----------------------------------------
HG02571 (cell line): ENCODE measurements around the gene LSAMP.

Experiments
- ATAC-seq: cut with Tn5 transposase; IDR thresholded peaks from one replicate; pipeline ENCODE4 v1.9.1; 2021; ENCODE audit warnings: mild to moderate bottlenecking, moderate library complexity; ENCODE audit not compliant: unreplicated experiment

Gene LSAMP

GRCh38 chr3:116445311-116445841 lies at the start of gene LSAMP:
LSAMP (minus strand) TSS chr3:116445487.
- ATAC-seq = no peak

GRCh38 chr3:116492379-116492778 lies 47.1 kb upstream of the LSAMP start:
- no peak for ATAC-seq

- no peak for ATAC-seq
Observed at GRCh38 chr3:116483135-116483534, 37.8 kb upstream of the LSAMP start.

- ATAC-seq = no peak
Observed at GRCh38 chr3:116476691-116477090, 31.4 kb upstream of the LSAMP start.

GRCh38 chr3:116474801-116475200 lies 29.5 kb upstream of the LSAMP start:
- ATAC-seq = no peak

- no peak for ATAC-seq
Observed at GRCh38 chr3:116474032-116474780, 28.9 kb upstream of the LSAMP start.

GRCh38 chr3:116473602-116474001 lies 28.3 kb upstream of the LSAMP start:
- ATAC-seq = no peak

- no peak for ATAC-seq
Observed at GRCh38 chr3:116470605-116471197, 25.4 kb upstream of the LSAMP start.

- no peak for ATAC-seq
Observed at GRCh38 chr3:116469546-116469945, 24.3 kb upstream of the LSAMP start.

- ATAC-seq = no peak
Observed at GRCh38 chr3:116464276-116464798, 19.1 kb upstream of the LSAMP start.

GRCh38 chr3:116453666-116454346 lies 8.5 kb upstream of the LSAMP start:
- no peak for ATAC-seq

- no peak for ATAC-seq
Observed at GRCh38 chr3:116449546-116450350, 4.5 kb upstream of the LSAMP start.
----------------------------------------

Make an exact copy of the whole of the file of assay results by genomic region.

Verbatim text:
HG02571 (cell line): ENCODE measurements around the gene LSAMP.

Experiments
- ATAC-seq: cut with Tn5 transposase; IDR thresholded peaks from one replicate; pipeline ENCODE4 v1.9.1; 2021; ENCODE audit warnings: mild to moderate bottlenecking, moderate library complexity; ENCODE audit not compliant: unreplicated experiment

Gene LSAMP

GRCh38 chr3:116445311-116445841 lies at the start of gene LSAMP:
LSAMP (minus strand) TSS chr3:116445487.
- ATAC-seq = no peak

GRCh38 chr3:116492379-116492778 lies 47.1 kb upstream of the LSAMP start:
- no peak for ATAC-seq

- no peak for ATAC-seq
Observed at GRCh38 chr3:116483135-116483534, 37.8 kb upstream of the LSAMP start.

- ATAC-seq = no peak
Observed at GRCh38 chr3:116476691-116477090, 31.4 kb upstream of the LSAMP start.

GRCh38 chr3:116474801-116475200 lies 29.5 kb upstream of the LSAMP start:
- ATAC-seq = no peak

- no peak for ATAC-seq
Observed at GRCh38 chr3:116474032-116474780, 28.9 kb upstream of the LSAMP start.

GRCh38 chr3:116473602-116474001 lies 28.3 kb upstream of the LSAMP start:
- ATAC-seq = no peak

- no peak for ATAC-seq
Observed at GRCh38 chr3:116470605-116471197, 25.4 kb upstream of the LSAMP start.

- no peak for ATAC-seq
Observed at GRCh38 chr3:116469546-116469945, 24.3 kb upstream of the LSAMP start.

- ATAC-seq = no peak
Observed at GRCh38 chr3:116464276-116464798, 19.1 kb upstream of the LSAMP start.

GRCh38 chr3:116453666-116454346 lies 8.5 kb upstream of the LSAMP start:
- no peak for ATAC-seq

- no peak for ATAC-seq
Observed at GRCh38 chr3:116449546-116450350, 4.5 kb upstream of the LSAMP start.